The first cannon the Chinese had, according to the Portuguese were three (3) cannons, presumably ship cannon, manned by Portuguese crews which the emperor specifically requested of them in 1621. Three cannons are not enough to affect a war in which there are many thousands fighting over vast distances. Also, ship cannons use carriages which are not effective in field warfare, which requires much more complicated and advanced carriages, not to mention a skill level way beyond that of a typical ship gunner.
About 50 years later Ferdinand Verbiest, a Portuguese scientist, constructed about 100 cannon for the Chinese emperor, however, by this time the Manchu had completely won and even then it is likely these cannons would have changed the tide of battle for logistical reasons and the problem of providing and moving around Portuguese gunners. Moving cannon around in those was a non-trivial problem because you have to transport the powder too, and keep it dry. Cannon was most effective in siege situations at that time, which was not the problem facing the Ming.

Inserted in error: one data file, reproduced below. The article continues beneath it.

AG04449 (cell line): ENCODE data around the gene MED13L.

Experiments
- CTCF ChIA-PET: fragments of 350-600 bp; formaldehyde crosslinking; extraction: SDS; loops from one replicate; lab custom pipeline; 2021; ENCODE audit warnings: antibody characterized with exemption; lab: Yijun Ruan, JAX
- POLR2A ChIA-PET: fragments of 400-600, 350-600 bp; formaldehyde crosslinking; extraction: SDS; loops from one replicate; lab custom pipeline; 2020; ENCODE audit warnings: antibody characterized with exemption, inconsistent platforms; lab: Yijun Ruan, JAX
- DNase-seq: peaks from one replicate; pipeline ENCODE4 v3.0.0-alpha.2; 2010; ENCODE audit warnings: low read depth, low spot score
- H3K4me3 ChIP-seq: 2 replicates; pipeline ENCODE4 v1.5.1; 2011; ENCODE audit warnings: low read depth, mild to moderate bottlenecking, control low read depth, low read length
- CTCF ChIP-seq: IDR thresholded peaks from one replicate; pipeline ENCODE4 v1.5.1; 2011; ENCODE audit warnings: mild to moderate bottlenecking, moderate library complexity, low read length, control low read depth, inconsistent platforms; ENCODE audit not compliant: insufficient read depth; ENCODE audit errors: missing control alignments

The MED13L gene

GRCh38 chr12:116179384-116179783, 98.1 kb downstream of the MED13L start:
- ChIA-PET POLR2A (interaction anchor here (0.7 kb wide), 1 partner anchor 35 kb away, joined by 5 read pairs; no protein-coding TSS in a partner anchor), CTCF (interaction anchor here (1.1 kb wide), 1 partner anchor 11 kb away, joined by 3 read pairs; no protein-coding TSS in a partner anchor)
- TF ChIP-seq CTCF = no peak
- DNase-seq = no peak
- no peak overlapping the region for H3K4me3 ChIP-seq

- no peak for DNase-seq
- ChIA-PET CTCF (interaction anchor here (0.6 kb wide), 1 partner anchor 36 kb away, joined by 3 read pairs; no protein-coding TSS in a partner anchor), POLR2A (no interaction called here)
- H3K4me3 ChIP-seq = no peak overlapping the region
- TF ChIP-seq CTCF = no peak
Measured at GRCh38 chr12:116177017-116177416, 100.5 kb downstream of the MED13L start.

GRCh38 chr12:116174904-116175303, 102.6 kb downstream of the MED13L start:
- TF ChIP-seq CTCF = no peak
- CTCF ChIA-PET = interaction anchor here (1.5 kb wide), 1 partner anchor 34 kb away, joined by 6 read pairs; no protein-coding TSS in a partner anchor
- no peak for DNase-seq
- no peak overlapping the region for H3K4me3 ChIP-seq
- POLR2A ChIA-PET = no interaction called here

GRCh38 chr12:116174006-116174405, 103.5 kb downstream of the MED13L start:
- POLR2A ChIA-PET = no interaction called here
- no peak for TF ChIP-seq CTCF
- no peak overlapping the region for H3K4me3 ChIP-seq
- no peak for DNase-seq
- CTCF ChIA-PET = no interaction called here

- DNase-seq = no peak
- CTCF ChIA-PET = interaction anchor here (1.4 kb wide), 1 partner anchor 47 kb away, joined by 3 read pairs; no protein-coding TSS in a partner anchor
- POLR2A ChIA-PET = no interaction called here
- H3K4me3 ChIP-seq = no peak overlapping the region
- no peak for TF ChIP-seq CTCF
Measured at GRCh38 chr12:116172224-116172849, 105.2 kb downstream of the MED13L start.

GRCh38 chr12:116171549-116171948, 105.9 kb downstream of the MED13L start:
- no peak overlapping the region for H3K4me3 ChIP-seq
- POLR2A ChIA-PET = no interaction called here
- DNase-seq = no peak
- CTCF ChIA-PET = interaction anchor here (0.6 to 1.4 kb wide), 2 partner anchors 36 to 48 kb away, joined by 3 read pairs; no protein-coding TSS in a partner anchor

It was not until over a 100 years later that the Chinese acquired "firearms", once again from the Portuguese, and only in very small quantities. For example, the emperor's guard in 1792 was equipped only with halberds. Even in the Opium Wars (1840) the Chinese carrying muskets were so small in number and ineffective in their operations that they were more or less inconsequential. So, your idea that the Chinese were using "firearms" against the Manchu is not correct.